Average vehicle pricing in the U.S. has hit a record of $30,748, reports the Detroit Free Press. The 6.9 percent increase from last year hasn’t kept consumers away, however. As the industry rebounds, consumers have shown that they will opt for more expensive trim levels and options. Automakers appear to have found the magic price point, as demand has not subsided.
Thinning the herd to healthy levels
A by-product of the automotive industry crash is that numerous automotive dealers were forced to close their doors. Today, there are fewer dealers, and inventory remains relatively low. Consumers looking to replace their older vehicles with newer, more fuel-efficient models are having an easier time of obtaining credit for auto loans. The result is that market competition and the supply-and-demand cycle have helped push auto prices toward a “natural equilibrium,” notes the Free Press.
Further vehicle pricing increases are expected over the next few months, until it levels off until 2013, when the prediction from experts is that prices will rise again.
Low interest rates, high used car prices
People have shown that they’re willing to pay in this seller’s market, notes Alan Helfman of River Oaks Chrysler and Ford dealerships of Houston, Texas.
“Interest rates are low, used car prices are high and people are willing to pay for vehicles with all the amenities. Things are very, very good,” said Helfman.
The days of waiting for the most attractive incentive, biggest rebate or a cut-rate lease are becoming an artifact of history. Jesse Toprak, vice president of industry trends at TrueCar.com, notes that the 15 to 20 percent manufacturer incentive discounts of just a few years ago are now only 5 percent, and demand has driven production. The average manufacturer incentive in March was $2,440.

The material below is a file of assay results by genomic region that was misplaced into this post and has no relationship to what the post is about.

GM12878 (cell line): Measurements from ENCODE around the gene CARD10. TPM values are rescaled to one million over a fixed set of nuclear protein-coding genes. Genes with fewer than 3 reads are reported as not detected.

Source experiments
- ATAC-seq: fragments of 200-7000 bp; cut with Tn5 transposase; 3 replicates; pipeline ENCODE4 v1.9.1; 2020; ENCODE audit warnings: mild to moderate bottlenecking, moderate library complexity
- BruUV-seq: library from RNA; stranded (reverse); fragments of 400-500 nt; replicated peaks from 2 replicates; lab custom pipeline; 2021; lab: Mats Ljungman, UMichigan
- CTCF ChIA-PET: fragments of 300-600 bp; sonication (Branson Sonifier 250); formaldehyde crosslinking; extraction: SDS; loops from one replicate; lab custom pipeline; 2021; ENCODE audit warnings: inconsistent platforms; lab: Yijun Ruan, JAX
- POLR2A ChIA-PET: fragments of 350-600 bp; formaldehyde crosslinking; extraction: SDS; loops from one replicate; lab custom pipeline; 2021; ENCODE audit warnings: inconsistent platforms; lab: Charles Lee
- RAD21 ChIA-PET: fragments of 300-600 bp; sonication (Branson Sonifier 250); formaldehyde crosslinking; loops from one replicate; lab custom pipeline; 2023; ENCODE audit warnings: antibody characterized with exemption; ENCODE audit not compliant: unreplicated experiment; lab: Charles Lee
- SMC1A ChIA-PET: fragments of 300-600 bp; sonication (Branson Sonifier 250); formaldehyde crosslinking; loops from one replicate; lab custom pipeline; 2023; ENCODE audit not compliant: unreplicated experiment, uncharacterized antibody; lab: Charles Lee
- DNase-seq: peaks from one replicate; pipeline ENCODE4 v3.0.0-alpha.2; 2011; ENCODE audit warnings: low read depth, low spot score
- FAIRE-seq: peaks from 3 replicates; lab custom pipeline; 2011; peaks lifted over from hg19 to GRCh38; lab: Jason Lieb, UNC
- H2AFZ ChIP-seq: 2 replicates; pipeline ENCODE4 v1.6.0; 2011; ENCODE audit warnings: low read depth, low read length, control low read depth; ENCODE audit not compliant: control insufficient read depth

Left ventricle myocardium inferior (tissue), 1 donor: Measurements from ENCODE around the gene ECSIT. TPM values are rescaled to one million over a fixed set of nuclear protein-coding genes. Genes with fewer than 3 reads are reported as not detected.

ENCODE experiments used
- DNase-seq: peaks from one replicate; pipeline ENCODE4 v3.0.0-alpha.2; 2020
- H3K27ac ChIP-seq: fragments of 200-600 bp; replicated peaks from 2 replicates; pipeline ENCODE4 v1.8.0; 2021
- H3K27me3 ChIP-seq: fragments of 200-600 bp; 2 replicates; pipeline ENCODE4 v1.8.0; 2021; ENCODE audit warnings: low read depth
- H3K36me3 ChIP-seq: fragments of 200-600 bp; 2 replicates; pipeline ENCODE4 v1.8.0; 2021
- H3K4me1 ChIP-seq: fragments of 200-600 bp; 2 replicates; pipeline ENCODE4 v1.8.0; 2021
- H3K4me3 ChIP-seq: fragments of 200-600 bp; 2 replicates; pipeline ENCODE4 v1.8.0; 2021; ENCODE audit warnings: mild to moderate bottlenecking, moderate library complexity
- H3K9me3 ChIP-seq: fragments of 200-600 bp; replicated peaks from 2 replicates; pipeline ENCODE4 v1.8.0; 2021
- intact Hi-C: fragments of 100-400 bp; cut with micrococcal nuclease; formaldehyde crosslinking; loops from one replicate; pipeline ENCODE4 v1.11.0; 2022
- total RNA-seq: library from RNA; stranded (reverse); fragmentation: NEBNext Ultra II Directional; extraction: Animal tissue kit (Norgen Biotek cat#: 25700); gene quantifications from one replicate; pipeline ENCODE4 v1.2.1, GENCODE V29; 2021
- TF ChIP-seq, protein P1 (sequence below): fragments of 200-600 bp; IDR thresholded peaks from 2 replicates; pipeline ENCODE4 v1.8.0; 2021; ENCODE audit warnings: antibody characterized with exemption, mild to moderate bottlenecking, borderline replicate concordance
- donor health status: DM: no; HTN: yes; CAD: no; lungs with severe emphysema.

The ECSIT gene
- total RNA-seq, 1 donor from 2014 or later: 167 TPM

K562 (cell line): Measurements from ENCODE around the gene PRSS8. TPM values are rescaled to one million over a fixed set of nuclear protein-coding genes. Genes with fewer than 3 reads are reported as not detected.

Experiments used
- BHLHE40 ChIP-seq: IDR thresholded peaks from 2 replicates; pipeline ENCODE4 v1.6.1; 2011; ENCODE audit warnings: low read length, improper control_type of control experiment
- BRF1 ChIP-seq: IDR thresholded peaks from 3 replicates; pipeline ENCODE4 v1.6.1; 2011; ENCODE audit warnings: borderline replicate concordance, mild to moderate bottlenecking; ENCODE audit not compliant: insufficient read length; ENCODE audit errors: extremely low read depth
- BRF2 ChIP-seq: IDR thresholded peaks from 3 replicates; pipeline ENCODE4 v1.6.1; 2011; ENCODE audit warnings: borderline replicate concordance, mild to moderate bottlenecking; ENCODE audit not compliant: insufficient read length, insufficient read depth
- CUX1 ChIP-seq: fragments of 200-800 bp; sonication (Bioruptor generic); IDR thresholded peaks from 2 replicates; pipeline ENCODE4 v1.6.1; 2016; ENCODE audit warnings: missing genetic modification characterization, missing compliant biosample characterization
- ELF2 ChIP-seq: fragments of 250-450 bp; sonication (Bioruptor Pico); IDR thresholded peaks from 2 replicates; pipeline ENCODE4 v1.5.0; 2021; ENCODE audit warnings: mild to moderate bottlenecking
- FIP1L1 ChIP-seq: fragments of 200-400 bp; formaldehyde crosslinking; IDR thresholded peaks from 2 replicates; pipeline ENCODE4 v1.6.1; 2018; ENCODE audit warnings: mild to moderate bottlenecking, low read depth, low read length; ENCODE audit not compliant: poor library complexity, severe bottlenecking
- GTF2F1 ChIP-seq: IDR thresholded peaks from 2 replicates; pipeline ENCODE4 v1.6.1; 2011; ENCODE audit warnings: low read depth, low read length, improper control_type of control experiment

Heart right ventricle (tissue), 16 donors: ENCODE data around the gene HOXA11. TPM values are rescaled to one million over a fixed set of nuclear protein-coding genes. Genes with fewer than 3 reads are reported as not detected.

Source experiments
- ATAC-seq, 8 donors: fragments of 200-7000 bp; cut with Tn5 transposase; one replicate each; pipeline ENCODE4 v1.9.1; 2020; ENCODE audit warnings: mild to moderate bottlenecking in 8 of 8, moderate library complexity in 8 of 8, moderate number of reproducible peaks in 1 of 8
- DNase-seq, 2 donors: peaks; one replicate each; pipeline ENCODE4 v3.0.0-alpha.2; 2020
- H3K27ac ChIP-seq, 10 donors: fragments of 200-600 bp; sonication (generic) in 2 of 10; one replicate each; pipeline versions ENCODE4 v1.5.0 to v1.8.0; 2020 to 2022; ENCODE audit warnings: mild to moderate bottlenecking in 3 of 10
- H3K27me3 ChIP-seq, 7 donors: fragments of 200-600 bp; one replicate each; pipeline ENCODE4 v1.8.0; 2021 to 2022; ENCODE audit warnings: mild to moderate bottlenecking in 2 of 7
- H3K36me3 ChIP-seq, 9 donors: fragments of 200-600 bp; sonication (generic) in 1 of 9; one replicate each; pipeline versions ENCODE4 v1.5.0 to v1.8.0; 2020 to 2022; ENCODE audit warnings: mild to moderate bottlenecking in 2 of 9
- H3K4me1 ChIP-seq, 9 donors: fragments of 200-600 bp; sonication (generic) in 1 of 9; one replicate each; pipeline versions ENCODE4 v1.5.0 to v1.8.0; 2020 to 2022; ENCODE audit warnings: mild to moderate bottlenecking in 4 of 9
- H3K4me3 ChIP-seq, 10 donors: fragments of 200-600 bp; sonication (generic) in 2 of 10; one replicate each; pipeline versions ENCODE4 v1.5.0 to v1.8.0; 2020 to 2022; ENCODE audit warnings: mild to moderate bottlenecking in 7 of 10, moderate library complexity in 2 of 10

“Consumers are being weaned off incentives, but not voluntarily,” said analyst Joe Phillippi of AutoTrends Consulting in Andover, N.J. “Nobody wants to pay retail (sticker price), but now they are being forced to pay close to it.”
March auto sales hit 14.4 million, annualized
U.S. annual auto sales rate for March 2012 was up 1.3 million to 14.4 million compared with the previous year.
“Sales do not seem to be artificially inflated,” said Barclays Capital analyst Brian Johnson. “Strong sales were not supported by incentives.”
Hitting the sweet spot
Toprak told USA Today that U.S. automakers have “finally found their sweet spot” when it comes to the balance of incentives and price point. Chrysler was among the sweetest of automakers at finding the balance, increasing the selling price 6.4 percent in March, to $29,842. General Motors was up 3.4 percent to $33,289; Nissan rose 7.4 percent to $28,322; and Korean automakers Hyundai and Kia upped prices the most of major automakers, 9.4 percent to $21,717.